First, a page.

Indianapolis: The Bobbs-Merrill Company, 1931. First edition, first printing. Publisher’s cloth boards with sharp corners and light staining to the boards and spine. No dust jacket. 357 pp. A Good copy with some sunning to the spine, pages tanned. Pictorial endpapers, however, the front free endpaper appears to have been glued to the front paste-down endpaper. Hinges are intact but binding loose. The first publisher’s blank shaken but included; “Studio Book Shop, Birmingham, ALA.” label pasted to the bottom left of the page. Book block shows some shelf-wear on the tail. Hand-written ownership markings (“Forster”) in pencil appear on the glued-down verso of what was the front-free endpaper, and notes in pencil on the front of the back free-endpaper.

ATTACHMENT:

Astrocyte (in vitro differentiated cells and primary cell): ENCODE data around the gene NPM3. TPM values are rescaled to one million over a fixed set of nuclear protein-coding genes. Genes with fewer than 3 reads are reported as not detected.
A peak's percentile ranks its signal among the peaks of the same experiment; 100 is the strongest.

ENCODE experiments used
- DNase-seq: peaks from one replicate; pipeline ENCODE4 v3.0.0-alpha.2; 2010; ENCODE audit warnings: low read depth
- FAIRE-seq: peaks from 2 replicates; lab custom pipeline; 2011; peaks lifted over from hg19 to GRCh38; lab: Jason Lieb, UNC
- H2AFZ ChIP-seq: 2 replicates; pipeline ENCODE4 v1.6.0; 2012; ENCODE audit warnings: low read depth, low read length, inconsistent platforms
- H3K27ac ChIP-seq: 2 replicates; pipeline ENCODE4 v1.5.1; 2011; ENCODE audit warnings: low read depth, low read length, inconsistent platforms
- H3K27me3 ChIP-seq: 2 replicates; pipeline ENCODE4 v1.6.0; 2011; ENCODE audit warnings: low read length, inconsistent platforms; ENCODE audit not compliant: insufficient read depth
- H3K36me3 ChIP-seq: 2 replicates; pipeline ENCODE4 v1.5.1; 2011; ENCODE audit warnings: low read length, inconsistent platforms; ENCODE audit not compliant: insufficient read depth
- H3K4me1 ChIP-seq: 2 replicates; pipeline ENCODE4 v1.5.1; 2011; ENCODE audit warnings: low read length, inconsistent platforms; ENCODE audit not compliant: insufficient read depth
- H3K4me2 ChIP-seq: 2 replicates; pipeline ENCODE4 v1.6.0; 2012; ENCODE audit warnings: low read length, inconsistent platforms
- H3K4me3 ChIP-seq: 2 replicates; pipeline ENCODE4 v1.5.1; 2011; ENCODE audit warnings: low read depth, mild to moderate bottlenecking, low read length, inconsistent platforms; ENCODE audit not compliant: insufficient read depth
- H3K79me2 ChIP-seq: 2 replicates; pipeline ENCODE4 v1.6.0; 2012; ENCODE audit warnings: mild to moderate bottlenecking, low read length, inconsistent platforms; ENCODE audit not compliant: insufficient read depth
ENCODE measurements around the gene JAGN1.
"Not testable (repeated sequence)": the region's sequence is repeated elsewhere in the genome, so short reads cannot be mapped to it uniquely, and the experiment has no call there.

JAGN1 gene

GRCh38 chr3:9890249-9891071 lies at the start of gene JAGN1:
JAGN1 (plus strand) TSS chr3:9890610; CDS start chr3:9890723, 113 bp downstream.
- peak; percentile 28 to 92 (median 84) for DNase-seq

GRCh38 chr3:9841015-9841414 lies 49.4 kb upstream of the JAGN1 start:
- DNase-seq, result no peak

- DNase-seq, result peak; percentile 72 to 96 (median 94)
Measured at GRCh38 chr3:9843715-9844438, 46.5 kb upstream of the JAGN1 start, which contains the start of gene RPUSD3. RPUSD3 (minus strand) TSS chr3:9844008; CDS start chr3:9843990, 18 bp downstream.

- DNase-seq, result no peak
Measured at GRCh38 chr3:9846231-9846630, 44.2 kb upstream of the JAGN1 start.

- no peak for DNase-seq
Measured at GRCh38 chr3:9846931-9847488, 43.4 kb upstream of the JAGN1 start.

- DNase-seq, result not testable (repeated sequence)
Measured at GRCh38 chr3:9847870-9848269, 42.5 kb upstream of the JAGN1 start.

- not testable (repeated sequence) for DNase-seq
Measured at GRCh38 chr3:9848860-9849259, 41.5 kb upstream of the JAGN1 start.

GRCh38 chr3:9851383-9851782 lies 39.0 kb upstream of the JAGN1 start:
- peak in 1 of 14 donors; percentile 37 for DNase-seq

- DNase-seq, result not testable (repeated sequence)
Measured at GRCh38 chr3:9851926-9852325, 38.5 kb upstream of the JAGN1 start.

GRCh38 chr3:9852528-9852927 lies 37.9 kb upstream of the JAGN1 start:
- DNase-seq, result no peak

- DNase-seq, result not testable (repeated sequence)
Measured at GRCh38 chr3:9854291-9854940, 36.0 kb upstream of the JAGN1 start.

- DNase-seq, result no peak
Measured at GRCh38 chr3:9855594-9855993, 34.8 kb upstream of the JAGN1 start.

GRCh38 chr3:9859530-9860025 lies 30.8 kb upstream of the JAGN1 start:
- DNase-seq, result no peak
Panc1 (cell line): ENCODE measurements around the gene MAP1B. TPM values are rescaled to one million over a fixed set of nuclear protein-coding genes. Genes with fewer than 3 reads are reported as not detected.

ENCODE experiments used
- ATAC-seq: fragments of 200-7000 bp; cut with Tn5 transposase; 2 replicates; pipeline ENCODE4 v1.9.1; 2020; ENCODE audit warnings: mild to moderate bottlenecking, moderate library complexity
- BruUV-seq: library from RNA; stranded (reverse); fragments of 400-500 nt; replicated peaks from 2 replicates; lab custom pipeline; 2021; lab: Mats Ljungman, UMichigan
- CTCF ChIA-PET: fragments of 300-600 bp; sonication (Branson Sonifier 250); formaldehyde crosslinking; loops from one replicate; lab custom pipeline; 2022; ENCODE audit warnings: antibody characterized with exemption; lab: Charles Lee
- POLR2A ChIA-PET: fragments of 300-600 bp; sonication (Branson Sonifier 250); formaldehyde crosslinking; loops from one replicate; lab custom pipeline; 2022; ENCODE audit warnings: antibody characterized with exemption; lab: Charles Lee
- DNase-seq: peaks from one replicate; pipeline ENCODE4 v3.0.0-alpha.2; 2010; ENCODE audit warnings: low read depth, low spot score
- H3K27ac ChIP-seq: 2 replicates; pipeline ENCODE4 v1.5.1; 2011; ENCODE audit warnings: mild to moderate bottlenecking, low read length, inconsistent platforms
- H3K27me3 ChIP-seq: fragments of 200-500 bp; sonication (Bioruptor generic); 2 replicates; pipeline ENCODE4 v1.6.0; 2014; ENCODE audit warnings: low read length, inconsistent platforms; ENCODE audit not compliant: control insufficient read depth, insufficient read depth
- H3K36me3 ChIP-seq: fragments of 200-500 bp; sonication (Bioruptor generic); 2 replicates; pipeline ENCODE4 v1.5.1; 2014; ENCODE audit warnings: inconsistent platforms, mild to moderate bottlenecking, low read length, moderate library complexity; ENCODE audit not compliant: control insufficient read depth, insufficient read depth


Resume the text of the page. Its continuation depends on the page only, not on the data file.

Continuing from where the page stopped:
Rare Americana, written at the high point of the early 20th Century during a disturbing trend that romanticized slavery. By spinning paternalistic “yarns of happiness” through fictionalized recollections of former slaves, Armstrong, a white male, Republican politician, attempts to reinforce the plantation tradition of slavery as a kindly guardianship, where slaves are docile and happy.